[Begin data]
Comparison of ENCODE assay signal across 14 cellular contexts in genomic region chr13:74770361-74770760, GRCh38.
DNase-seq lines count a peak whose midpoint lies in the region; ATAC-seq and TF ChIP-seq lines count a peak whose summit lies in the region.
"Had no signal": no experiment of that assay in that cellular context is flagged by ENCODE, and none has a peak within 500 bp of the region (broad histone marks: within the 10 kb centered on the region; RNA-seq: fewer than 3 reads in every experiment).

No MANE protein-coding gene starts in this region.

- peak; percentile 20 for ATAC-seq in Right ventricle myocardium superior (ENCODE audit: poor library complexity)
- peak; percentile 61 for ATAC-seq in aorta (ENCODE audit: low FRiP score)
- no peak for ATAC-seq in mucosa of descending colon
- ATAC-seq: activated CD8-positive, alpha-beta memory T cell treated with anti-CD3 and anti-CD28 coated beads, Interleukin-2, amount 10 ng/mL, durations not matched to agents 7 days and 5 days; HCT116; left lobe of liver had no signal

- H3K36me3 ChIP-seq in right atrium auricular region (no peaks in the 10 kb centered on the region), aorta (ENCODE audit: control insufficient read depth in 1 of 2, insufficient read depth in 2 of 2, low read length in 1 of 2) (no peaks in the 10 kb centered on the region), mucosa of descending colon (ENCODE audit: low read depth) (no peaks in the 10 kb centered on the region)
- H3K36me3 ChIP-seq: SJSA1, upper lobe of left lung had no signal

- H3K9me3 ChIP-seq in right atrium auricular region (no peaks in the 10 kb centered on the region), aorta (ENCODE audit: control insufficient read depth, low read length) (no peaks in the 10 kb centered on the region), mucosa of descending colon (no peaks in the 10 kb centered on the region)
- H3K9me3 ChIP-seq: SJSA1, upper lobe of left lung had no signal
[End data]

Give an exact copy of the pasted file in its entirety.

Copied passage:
Comparison of ENCODE assay signal across 14 cellular contexts in genomic region chr13:74770361-74770760, GRCh38.
DNase-seq lines count a peak whose midpoint lies in the region; ATAC-seq and TF ChIP-seq lines count a peak whose summit lies in the region.
"Had no signal": no experiment of that assay in that cellular context is flagged by ENCODE, and none has a peak within 500 bp of the region (broad histone marks: within the 10 kb centered on the region; RNA-seq: fewer than 3 reads in every experiment).

No MANE protein-coding gene starts in this region.

- peak; percentile 20 for ATAC-seq in Right ventricle myocardium superior (ENCODE audit: poor library complexity)
- peak; percentile 61 for ATAC-seq in aorta (ENCODE audit: low FRiP score)
- no peak for ATAC-seq in mucosa of descending colon
- ATAC-seq: activated CD8-positive, alpha-beta memory T cell treated with anti-CD3 and anti-CD28 coated beads, Interleukin-2, amount 10 ng/mL, durations not matched to agents 7 days and 5 days; HCT116; left lobe of liver had no signal

- H3K36me3 ChIP-seq in right atrium auricular region (no peaks in the 10 kb centered on the region), aorta (ENCODE audit: control insufficient read depth in 1 of 2, insufficient read depth in 2 of 2, low read length in 1 of 2) (no peaks in the 10 kb centered on the region), mucosa of descending colon (ENCODE audit: low read depth) (no peaks in the 10 kb centered on the region)
- H3K36me3 ChIP-seq: SJSA1, upper lobe of left lung had no signal

- H3K9me3 ChIP-seq in right atrium auricular region (no peaks in the 10 kb centered on the region), aorta (ENCODE audit: control insufficient read depth, low read length) (no peaks in the 10 kb centered on the region), mucosa of descending colon (no peaks in the 10 kb centered on the region)
- H3K9me3 ChIP-seq: SJSA1, upper lobe of left lung had no signal